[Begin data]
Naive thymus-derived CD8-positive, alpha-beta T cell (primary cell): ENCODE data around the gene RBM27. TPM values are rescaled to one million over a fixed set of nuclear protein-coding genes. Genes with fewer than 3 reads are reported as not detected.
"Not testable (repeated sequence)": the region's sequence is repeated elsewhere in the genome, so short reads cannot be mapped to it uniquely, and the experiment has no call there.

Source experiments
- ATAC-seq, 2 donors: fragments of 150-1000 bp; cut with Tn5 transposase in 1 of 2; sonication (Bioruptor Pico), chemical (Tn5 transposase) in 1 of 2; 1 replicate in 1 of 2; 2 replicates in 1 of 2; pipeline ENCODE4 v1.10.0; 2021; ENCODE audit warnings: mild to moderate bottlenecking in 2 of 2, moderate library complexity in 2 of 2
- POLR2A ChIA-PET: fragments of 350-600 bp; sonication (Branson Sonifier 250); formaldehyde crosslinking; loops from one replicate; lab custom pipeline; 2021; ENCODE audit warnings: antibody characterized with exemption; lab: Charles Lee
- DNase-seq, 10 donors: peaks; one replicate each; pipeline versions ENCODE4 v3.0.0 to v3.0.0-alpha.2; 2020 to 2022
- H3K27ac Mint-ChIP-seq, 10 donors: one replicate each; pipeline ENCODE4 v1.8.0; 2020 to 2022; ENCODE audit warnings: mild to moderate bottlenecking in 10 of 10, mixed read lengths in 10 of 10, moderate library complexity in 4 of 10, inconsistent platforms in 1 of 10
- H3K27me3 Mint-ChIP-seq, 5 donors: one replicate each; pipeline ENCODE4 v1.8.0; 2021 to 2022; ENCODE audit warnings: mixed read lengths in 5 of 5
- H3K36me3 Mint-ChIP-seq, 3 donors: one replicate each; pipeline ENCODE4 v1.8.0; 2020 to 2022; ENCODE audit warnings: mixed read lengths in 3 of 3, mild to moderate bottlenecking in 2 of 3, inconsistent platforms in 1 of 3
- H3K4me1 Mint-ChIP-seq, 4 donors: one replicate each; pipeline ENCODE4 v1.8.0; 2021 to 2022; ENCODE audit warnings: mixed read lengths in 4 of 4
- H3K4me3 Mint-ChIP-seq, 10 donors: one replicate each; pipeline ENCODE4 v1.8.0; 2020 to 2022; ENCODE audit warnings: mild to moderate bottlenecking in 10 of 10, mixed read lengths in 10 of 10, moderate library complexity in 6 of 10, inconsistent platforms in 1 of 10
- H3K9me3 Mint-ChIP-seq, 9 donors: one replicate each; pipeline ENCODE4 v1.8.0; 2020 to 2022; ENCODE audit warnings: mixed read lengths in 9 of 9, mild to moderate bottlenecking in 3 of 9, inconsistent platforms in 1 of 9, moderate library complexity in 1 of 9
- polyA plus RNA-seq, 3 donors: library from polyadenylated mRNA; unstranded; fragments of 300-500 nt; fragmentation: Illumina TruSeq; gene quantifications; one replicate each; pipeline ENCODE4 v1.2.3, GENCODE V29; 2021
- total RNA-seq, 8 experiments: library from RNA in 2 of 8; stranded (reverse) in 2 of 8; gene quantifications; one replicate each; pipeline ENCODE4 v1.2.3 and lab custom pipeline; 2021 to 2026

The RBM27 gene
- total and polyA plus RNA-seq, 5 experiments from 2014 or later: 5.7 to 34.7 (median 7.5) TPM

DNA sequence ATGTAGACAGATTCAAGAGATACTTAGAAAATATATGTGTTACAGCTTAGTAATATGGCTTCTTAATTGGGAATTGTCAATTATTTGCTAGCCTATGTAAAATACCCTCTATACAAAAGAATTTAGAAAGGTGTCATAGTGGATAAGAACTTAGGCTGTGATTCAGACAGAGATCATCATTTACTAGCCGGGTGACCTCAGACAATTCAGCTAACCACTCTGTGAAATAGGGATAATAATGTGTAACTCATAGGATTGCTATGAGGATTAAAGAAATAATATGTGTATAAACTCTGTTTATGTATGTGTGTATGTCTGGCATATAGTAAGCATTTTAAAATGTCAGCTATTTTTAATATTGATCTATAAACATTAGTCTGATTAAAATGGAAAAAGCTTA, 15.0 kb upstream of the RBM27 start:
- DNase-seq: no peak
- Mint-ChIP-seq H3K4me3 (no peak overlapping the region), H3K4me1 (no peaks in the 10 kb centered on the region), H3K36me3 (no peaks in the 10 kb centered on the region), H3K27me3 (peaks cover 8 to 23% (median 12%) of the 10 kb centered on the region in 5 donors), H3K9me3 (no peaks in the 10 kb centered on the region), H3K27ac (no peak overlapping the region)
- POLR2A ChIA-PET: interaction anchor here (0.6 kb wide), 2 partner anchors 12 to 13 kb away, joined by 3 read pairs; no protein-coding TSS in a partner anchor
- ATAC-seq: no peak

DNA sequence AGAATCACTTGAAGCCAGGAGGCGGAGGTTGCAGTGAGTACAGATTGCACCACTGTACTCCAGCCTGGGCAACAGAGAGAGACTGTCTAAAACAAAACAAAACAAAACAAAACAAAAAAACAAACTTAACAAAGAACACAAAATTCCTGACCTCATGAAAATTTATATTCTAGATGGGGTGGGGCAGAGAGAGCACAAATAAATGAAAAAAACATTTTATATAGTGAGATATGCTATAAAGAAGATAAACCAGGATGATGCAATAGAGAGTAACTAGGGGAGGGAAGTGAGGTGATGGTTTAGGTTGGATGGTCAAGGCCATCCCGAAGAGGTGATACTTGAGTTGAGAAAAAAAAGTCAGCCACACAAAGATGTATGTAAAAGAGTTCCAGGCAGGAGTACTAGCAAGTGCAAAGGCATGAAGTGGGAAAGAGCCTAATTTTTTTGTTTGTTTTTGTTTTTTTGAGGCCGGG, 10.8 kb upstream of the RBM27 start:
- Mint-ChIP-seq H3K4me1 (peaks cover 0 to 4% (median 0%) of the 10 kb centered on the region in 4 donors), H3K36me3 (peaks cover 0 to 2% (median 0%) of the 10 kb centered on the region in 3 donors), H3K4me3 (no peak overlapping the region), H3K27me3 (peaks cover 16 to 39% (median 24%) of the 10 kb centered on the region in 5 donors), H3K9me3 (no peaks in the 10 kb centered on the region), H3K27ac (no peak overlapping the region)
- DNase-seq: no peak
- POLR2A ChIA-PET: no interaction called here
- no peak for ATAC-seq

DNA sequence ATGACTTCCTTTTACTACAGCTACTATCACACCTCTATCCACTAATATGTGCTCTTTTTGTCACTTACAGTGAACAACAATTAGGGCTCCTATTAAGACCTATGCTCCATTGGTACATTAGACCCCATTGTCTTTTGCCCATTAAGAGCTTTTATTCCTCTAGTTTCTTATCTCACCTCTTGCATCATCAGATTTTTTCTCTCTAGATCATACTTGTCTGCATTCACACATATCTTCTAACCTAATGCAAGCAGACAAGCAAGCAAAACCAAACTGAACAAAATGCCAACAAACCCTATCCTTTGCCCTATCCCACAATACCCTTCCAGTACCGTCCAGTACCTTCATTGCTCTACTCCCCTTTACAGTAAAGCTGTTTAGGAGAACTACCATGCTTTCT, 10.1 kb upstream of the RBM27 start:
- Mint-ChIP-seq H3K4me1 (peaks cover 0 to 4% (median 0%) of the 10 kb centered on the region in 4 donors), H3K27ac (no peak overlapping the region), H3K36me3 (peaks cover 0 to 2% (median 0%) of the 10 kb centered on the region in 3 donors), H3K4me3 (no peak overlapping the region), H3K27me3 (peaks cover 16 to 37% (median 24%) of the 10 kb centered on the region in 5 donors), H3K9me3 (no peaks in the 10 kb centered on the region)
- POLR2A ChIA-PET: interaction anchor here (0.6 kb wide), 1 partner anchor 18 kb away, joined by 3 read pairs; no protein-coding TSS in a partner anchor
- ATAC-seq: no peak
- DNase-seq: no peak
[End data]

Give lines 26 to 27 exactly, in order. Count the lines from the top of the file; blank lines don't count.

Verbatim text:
- no peak for ATAC-seq

DNA sequence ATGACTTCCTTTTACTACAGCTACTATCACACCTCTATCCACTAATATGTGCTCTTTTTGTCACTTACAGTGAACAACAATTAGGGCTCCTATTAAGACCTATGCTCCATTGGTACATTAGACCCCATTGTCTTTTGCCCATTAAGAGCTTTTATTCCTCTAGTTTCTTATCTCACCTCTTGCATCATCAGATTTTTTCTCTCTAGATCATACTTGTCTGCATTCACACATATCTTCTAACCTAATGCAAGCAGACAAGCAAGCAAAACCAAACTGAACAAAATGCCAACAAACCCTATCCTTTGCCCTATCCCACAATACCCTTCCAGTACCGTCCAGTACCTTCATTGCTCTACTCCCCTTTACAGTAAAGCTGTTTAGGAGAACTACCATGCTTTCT, 10.1 kb upstream of the RBM27 start: